(2)   The Government considered that with the changing pattern of immigration into Australia and the Government's own initiatives in immigration policy giving priority to family reunion and sponsored' migration it should attain self-sufficiency in respect of movement of migrants and that it was no longer appropriate for Australia to remain a member of ICEM. <3) The decision was taken after consultation between the Ministers for Foreign Affairs and Immigration.

(4)   No. The decision was one for the Australian Government. Those member governments from whose countries migrants chiefly came were informed of the decision coincidentally with notification to the Director of ICEM.

(5)   I am not aware of any such interpretation. Withdrawal from ICEM will not impede Australia's capacity to provide resettlement opportunities for refugees. We have informed the Director of ICEM that following withdrawal Australia will give sympathetic consideration to any request made by ICEM for the resettlement of refugees for which that organisation may be responsible in future, including the provision of assisted passages where appropriate.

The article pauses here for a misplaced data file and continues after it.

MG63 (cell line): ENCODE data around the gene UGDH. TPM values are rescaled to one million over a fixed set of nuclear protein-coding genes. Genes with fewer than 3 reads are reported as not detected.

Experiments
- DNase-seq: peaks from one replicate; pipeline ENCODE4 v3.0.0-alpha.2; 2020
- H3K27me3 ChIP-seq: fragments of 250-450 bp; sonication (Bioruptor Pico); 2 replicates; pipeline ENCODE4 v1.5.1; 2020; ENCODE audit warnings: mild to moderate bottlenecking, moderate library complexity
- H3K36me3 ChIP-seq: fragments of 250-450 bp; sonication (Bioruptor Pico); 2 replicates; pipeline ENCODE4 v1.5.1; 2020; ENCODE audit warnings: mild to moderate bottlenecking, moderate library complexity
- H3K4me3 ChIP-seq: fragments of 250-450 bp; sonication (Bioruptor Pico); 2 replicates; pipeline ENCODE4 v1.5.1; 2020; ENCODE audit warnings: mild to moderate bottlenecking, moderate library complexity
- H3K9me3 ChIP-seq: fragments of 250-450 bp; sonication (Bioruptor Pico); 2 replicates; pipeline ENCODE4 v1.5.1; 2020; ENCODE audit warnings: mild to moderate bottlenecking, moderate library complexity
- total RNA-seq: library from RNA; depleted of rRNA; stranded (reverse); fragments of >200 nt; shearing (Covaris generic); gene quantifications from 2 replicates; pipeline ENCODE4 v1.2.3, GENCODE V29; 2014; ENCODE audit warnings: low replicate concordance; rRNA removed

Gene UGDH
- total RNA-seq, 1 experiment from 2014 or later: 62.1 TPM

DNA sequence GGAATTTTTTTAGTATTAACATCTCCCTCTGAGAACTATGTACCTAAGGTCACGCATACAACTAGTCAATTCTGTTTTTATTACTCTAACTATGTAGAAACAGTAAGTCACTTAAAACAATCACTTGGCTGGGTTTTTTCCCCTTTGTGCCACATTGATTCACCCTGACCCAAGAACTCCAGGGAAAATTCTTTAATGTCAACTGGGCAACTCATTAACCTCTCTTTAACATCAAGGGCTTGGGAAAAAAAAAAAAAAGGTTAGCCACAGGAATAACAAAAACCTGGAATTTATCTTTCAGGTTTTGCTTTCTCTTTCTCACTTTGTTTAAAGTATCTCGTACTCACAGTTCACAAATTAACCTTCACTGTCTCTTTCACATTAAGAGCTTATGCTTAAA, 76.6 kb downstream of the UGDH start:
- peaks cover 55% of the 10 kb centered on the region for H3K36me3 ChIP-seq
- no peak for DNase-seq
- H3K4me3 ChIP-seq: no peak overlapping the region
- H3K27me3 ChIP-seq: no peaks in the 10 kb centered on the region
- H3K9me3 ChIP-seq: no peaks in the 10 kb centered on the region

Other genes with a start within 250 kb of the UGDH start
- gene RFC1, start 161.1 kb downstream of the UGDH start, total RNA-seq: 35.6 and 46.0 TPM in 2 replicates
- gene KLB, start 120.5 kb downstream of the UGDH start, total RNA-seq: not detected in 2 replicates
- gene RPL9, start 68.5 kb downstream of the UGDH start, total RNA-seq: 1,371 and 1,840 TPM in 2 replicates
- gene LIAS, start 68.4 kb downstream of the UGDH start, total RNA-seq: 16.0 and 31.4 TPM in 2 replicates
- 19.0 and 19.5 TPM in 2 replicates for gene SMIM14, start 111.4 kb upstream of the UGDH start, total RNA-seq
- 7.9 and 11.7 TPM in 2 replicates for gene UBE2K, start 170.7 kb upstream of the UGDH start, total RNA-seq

Moreover, Australia will continue to play an active role as a member of the United Nations High Commission for Refugees. It will also retain its association with the principal voluntary agencies in Australia whose counterparts in Europe have been deeply involved in refugee resettlement.

(6)   and (7) ICEM's accounting is on a calendar year basis. Its financial transactions are in U.S. dollars. Australian contributions for 1972 were:

(i)   Administrative Budget SUS28 1,211, percentage 9.8.

(ii)   Operational Budget $US3,889,675, percentage 24.2.